In honor of Thelonious Monk’s centenary, Listen: Life with Music & Culture has republished its 2010 feature with pianist and steinway artist Fred Hirsch.

Fred Hersch settles onto the piano bench and takes a deep breath of the moist August air. He turns to address the audience and raises his hand to acknowledge the barking dog in the distance. The audience, seated in church pews in the ninety- five-year-old wooden-shell Maverick Concerts venue, nestled deep in the Woodstock woods, laughs in appreciation of the canine presence. With a few words, Hersch introduces Jobim’s Desafinado, bows his head over the keyboard, closes his eyes and launches into the song’s driving Brazilian rhythms, lilting melody and rich harmonic structure. 

Almost immediately, Hersch begins to take control of the tune, adding his own chord substitutions, running intricate counterpoints between his hands and employing the full range of the instrument in ways not usually associated with jazz piano. His technique is breathtaking. Sensitive dynamics elicit gasps from the audience. Sinuous melodies flow and swirl as thematic material bubbles up from a deep source. Tempos and rhythms come in undulating waves. The complexity and density of his creation builds to points of overwhelming tension, only to be released with passages of pristine lyricism.

This is pure improvisation at the highest level, transformed into composition of the moment. Hersch draws freely on classical and world folk themes and techniques, seamlessly incorporating them into his jazz sensibility. The audience is undeniably drawn in to the warmth, wit, depth of feeling and amazingly broad palette of musical expression that is Fred Hersch: they know they are watching a true jazz master and one of the greatest living pianists at the height of his career, in the best possible setting — a solo piano recital.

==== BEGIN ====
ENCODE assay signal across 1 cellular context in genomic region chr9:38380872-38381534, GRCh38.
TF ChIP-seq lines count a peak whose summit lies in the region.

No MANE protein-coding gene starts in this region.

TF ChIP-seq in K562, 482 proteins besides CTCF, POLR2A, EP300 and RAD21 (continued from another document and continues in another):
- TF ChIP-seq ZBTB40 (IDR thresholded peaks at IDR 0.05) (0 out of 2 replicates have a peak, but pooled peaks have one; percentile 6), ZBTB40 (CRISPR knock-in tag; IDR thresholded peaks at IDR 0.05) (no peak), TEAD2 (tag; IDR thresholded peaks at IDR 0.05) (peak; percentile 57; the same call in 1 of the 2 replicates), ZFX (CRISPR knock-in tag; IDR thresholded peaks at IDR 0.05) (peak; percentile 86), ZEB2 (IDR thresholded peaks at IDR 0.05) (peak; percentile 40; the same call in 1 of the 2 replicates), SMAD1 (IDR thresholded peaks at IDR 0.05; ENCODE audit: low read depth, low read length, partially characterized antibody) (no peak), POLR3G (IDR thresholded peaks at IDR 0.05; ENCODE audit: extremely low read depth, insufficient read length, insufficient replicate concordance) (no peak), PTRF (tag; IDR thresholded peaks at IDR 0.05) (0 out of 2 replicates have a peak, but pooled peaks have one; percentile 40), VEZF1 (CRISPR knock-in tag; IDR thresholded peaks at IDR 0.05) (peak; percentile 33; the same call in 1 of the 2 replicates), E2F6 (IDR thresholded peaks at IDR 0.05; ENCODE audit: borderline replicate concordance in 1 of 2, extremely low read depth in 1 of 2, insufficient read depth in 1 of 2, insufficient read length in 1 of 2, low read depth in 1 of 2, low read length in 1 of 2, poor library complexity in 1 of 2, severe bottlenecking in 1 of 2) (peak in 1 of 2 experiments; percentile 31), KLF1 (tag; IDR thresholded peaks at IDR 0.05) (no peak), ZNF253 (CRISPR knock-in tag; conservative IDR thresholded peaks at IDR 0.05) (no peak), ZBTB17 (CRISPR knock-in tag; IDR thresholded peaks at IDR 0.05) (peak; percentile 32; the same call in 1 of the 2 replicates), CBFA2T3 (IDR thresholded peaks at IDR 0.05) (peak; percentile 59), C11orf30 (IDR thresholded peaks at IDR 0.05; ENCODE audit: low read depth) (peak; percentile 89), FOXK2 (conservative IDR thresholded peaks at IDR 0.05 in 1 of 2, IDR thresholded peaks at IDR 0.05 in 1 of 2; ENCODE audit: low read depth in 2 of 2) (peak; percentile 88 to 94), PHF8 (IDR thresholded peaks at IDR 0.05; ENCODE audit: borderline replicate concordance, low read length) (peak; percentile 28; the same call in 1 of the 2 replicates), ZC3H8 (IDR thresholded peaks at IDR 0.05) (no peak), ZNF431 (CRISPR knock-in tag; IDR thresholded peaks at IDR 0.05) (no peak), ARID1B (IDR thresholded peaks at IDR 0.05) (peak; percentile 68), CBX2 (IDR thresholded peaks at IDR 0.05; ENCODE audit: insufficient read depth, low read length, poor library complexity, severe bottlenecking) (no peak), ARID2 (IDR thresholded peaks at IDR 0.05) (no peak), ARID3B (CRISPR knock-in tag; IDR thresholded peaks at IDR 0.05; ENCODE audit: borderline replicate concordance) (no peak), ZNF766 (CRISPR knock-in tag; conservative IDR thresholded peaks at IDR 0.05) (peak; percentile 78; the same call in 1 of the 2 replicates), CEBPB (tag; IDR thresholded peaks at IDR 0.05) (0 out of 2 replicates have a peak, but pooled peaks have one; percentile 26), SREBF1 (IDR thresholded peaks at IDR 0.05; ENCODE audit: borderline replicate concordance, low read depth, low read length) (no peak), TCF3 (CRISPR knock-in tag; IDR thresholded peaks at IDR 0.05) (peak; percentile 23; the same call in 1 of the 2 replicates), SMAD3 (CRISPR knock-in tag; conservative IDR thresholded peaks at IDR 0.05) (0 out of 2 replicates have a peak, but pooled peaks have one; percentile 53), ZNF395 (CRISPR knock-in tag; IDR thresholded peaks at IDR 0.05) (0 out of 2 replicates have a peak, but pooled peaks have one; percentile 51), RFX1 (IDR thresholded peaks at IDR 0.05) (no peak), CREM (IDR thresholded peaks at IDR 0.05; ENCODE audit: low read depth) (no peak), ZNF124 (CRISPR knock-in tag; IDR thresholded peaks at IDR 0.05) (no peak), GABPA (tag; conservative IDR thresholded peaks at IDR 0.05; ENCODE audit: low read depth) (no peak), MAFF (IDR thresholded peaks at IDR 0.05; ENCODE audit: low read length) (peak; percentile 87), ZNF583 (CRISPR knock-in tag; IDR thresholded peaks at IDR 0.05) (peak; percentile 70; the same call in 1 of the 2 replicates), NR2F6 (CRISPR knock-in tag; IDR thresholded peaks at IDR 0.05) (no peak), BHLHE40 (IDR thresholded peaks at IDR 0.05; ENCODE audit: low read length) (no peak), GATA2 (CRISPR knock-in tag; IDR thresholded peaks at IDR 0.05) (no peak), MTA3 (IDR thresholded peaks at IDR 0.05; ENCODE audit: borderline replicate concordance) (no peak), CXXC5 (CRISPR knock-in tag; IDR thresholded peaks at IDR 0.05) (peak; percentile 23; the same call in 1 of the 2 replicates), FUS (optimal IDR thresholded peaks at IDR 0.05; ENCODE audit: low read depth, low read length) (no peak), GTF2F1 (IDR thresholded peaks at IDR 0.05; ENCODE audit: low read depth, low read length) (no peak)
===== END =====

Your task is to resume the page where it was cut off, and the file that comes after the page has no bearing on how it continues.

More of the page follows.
Hersch turns to acknowledge applause. “Before I play Monk’s ‘Evidence,’ let me tell you about a dream I had about Monk. I find myself in a room, inside a cage that is five feet by five feet, just small enough that I can’t fully stand up or lay down. I look over and in a slightly larger cage is Thelonious Monk. We are both suddenly handed manuscript paper and told that whichever one of us writes a composition first will be released. I start frantically scribbling. Then I look over my shoulder and I see Monk just standing there with an ironic smile on his face.

“This is one dream that I am dealing with in a new project that is almost completed, called My Coma Dreams.” 

In 2008 Hersch fell into a two-month HIV-related coma in which he lay unconscious, bound to a hospital bed in New York’s St. Vincent’s Hospital. While those closest to him (his parents, brother and partner Scott Morgan) assumed a recovery would be impossible, Hersch awoke.

“When I got out of my coma, I couldn’t walk, I couldn’t sit up, I didn’t eat or drink for eight months,” Hersch says a few days after the concert, in the living room of his Soho loft.